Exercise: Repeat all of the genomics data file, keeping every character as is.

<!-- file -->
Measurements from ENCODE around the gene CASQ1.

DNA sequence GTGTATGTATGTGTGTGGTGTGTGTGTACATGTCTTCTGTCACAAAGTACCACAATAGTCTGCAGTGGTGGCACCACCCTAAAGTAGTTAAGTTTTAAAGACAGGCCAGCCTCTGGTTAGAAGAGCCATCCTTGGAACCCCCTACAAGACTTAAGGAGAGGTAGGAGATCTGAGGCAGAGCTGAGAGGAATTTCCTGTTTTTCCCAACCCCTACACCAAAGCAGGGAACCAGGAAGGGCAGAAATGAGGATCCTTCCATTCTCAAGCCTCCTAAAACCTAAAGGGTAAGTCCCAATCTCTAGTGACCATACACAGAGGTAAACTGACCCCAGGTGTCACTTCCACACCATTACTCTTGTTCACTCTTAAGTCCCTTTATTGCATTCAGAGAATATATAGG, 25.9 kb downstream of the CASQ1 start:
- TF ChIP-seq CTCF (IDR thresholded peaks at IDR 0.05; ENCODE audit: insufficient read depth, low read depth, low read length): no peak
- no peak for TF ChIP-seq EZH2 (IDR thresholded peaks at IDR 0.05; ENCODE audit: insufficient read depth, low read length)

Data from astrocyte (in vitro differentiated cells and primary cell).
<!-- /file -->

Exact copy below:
Measurements from ENCODE around the gene CASQ1.

DNA sequence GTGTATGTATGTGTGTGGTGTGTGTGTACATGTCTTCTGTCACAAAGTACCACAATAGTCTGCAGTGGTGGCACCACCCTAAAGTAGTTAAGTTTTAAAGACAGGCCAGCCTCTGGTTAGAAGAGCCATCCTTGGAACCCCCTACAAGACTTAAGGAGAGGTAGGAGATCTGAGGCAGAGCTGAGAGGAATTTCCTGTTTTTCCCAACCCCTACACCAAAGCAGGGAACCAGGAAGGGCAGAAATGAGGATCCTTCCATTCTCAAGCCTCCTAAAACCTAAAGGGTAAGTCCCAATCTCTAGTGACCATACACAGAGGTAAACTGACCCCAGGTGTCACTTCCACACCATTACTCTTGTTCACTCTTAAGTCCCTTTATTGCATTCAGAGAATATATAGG, 25.9 kb downstream of the CASQ1 start:
- TF ChIP-seq CTCF (IDR thresholded peaks at IDR 0.05; ENCODE audit: insufficient read depth, low read depth, low read length): no peak
- no peak for TF ChIP-seq EZH2 (IDR thresholded peaks at IDR 0.05; ENCODE audit: insufficient read depth, low read length)

Data from astrocyte (in vitro differentiated cells and primary cell).